Abstract 68: Incidence and Outcomes of Unresolved Prehospital Rearrest in EMS-Treated Cases of Out-of-Hospital Cardiac Arrest
Background: The phenomenon of re-arrest (RA) - loss of pulses after successful return of spontaneous circulation (ROSC) - is of interest in resuscitation research because even transient loss of pulses prior to hospital arrival may have a detrimental impact on patient outcomes. Patients who experience RA may also demonstrate specific pathology, the identification and treatment of which may lead to better outcomes.
Objective: Estimate the incidence and outcomes of one manifestation of RA, unresolved prehospital-RA (UP-RA), wherein pulses are not reestablished following at least one RA prior to arrival at the emergency department (ED).
Methods: Case data spanning 2006-2008 were obtained from the Resuscitation Outcomes Consortium, a multisite clinical research consortium with cardiac arrest surveillance programs in 10 sites in North America. Non-traumatic emergency medical services (EMS)-treated cases of out-of-hospital cardiac arrest (OHCA) with any instance of prehospital ROSC were included. Prehospital ROSC events, patient vital status at ED admission, survival to hospital discharge, patient demographics, and ancillary resuscitation variables were ascertained through review of paramedic-generated patient care reports (PCRs), defibrillator data downloads, and hospital records. Prehospital ROSC was defined as a detectible return of pulses resulting in an obvious suspension of CPR. UP-RA status was assigned to any case with prehospital ROSC that did not have pulses upon ED arrival.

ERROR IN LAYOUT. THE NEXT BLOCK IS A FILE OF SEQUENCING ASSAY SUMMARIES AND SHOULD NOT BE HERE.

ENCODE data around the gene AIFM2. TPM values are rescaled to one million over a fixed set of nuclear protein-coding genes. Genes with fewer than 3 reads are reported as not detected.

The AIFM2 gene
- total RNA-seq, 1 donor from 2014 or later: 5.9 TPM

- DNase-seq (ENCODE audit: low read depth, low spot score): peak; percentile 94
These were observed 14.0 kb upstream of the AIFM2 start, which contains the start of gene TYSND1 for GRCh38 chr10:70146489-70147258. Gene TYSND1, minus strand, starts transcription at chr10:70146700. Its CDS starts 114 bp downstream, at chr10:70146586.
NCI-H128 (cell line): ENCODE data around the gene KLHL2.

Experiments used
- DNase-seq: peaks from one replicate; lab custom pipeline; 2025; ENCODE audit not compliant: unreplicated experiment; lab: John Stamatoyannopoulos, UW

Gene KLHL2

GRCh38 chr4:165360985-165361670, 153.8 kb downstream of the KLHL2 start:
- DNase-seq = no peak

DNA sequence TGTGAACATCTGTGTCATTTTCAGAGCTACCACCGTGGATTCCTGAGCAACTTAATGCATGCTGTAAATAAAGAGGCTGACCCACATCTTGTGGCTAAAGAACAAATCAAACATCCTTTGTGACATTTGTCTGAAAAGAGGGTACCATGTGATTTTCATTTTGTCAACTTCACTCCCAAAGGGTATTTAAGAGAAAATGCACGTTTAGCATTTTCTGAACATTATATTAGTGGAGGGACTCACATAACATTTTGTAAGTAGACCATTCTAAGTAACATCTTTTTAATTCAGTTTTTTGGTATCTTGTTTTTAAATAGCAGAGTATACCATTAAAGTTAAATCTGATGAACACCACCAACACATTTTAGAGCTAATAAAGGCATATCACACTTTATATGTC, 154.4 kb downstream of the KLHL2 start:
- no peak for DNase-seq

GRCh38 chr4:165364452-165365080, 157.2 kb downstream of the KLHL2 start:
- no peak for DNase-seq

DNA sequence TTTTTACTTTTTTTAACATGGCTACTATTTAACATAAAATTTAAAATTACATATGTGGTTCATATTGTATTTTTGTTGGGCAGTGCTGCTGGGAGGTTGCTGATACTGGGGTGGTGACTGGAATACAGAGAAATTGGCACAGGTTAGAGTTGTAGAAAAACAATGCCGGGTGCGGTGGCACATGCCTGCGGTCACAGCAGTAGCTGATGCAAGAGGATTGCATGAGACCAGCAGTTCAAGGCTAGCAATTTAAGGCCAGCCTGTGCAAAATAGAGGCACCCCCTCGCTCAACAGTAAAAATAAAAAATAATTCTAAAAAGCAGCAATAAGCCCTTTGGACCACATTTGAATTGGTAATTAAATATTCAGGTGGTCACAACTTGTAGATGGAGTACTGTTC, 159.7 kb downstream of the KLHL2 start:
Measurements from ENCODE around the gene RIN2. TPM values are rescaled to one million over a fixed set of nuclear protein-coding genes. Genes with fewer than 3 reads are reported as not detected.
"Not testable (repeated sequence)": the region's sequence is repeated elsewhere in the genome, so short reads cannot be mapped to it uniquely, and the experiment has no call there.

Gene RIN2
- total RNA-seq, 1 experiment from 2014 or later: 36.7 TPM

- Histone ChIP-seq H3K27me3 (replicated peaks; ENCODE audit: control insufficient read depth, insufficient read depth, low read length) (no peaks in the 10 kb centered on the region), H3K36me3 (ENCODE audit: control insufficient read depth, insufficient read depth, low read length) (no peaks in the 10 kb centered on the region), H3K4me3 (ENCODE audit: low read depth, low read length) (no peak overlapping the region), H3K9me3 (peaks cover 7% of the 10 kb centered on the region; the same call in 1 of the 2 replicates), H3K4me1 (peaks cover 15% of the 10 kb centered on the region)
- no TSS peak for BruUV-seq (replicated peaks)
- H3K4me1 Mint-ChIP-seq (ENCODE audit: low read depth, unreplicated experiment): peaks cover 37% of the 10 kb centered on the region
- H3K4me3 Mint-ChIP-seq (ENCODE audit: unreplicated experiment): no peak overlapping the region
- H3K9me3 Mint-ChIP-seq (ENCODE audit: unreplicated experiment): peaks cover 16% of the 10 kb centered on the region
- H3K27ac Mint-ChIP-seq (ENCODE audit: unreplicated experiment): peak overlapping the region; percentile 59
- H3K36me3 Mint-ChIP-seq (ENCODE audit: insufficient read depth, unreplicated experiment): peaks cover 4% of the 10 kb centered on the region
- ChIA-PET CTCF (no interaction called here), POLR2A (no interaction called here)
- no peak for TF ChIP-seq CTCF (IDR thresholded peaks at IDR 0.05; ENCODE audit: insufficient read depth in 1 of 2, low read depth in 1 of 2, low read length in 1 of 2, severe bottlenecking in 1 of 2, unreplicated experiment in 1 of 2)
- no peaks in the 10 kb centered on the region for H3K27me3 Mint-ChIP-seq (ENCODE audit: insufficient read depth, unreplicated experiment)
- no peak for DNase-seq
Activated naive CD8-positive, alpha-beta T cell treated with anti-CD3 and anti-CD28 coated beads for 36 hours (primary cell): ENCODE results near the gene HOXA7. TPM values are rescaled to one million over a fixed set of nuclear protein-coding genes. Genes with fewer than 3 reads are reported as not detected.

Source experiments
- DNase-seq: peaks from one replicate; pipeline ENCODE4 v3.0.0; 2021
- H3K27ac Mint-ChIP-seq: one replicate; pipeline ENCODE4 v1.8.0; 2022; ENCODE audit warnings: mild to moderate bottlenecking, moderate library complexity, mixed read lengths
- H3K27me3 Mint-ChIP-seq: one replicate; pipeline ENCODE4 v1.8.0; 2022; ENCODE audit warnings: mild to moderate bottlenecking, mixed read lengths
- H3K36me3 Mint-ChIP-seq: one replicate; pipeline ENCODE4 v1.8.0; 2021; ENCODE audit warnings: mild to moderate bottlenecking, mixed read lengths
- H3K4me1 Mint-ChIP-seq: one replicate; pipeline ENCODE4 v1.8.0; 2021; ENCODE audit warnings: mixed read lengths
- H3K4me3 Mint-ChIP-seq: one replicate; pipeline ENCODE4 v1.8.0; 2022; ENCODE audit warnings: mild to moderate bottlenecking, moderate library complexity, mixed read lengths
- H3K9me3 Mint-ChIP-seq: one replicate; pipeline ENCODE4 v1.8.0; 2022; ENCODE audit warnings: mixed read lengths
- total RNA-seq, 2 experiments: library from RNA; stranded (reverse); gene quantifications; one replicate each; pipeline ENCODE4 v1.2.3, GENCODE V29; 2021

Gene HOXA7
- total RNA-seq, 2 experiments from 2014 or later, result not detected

Results: Out of 18,937 cases of OHCA across all sites, there were 11,456 (60.5%) EMS-treated cases. Prehospital ROSC was found in 4,609 (40.2%) cases. Of these cases, mean(SD) age was 63.7(17), 37.1% were female, 21.5% occurred in public, 13.5% were EMS witnessed, and overall survival to hospital discharge was 28%. Vital status at ED was available for 3,116 (67.6%) cases of which UP-RA was present in 473 (15.2%). Survival was 7.8% in cases with UP-RA, compared to 33.3% in cases without, and UP-RA was directly associated with death prior to hospital discharge (OR: 6.14, CI: 4.31-8.75, p<0.001).
Conclusion: When characterized as an irreversible event prior to ED arrival, incidence of RA is relatively uncommon but strongly predictive of non-survival at hospital discharge.
- © 2012 by American Heart Association, Inc.